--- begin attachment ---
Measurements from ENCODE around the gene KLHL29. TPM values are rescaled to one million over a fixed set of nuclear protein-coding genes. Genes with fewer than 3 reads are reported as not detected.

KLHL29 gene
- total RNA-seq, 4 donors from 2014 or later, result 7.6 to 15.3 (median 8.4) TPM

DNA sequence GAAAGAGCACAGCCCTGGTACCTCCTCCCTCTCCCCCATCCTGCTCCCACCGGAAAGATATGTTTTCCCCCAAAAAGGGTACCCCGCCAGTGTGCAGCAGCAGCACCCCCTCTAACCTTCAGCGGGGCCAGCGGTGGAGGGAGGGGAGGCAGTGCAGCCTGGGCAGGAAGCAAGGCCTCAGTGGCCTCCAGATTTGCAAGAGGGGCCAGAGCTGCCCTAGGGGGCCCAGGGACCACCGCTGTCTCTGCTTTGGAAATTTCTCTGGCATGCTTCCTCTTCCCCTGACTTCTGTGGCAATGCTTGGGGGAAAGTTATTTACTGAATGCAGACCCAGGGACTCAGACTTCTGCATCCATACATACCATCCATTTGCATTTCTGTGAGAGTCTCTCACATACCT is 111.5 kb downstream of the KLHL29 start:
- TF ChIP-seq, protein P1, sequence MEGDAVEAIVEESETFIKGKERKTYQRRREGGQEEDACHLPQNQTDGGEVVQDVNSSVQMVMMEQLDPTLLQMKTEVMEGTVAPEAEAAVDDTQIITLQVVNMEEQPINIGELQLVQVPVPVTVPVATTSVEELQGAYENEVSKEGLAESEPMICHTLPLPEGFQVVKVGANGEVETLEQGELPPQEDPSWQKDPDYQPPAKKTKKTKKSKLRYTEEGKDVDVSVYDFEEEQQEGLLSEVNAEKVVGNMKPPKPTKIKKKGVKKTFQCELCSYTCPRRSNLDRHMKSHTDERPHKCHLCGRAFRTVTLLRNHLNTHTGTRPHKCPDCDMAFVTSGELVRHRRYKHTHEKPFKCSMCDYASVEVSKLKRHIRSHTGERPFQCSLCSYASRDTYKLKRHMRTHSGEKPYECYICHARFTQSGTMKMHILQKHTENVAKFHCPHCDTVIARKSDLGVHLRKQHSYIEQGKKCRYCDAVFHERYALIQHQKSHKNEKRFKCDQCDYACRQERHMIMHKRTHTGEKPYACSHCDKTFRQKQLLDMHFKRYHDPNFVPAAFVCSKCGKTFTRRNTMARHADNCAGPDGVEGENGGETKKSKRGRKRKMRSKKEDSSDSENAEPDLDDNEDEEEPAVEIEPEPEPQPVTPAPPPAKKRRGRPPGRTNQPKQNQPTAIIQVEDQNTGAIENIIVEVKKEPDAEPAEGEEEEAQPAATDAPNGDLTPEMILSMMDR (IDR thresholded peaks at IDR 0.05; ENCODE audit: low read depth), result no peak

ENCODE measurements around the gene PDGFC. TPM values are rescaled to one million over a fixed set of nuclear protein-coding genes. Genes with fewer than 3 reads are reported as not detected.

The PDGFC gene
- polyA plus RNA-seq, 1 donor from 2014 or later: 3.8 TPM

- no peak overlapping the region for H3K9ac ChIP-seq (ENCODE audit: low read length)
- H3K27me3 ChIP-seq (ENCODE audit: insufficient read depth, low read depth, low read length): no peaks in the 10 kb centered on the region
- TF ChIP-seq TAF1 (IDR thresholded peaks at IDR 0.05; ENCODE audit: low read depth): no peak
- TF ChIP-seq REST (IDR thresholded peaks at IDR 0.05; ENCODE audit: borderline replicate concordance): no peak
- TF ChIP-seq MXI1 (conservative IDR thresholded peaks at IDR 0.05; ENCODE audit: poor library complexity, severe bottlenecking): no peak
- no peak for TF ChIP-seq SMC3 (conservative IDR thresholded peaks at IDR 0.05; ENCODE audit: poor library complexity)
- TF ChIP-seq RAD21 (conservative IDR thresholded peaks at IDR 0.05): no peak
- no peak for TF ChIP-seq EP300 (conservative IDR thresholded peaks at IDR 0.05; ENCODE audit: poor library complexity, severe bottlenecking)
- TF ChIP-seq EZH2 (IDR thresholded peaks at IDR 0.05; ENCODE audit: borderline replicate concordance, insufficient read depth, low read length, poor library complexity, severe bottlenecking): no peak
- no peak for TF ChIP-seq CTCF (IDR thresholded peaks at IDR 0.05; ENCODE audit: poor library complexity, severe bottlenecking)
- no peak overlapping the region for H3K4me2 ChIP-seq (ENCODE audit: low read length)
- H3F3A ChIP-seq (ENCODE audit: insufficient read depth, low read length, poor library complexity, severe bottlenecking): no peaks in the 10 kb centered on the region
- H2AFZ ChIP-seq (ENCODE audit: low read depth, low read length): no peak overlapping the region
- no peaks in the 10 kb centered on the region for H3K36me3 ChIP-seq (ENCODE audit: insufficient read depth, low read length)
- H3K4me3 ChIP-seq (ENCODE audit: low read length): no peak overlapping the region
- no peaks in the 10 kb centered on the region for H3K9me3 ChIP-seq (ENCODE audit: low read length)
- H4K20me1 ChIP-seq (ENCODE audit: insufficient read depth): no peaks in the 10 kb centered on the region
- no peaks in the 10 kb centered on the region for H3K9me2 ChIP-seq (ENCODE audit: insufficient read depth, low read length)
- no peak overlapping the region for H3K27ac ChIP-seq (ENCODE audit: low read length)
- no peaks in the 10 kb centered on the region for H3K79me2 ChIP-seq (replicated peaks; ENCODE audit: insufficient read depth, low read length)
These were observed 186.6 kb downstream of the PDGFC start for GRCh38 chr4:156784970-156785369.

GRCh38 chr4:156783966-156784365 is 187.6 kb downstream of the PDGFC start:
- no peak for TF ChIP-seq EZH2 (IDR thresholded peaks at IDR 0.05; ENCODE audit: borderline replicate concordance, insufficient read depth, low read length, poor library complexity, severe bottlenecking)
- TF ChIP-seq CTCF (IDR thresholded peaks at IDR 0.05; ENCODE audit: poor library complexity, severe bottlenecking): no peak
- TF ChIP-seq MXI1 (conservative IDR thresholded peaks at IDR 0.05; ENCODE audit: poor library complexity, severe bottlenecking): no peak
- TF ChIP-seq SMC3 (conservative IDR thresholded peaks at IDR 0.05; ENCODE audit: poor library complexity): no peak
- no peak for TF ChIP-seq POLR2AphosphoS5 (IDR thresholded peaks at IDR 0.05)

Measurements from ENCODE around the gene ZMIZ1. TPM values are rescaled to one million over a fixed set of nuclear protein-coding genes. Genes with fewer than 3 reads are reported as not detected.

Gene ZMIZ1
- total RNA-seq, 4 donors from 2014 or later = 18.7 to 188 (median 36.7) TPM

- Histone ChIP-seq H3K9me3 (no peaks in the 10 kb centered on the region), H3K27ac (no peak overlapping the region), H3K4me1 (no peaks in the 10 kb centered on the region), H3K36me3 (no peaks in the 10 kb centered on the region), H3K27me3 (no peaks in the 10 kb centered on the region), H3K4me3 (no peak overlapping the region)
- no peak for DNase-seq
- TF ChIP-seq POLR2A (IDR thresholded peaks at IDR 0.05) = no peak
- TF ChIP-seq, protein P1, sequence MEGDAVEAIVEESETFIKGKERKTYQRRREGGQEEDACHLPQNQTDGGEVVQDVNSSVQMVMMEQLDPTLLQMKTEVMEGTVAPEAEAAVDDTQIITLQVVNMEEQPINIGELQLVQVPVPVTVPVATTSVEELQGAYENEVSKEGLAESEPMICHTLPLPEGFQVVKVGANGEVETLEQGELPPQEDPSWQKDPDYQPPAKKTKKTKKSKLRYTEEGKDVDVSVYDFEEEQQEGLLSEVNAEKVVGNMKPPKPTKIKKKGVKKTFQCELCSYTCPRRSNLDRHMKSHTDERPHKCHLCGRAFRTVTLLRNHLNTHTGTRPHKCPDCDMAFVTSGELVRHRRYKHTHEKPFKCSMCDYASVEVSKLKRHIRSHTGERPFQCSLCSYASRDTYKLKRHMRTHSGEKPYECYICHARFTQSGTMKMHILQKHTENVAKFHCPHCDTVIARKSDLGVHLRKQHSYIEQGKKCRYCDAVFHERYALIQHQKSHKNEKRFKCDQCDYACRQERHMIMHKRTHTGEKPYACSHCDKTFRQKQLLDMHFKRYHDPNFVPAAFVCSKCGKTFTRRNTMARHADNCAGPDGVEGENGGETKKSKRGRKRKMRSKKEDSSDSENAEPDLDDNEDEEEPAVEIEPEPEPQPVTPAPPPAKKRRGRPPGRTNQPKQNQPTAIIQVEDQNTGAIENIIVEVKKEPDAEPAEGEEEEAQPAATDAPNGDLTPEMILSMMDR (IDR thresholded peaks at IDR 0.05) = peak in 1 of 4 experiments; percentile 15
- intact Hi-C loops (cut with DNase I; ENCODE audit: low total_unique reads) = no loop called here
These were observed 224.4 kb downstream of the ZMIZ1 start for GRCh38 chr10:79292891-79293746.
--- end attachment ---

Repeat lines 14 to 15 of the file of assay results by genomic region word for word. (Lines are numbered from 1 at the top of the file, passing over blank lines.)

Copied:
- no peak for TF ChIP-seq SMC3 (conservative IDR thresholded peaks at IDR 0.05; ENCODE audit: poor library complexity)
- TF ChIP-seq RAD21 (conservative IDR thresholded peaks at IDR 0.05): no peak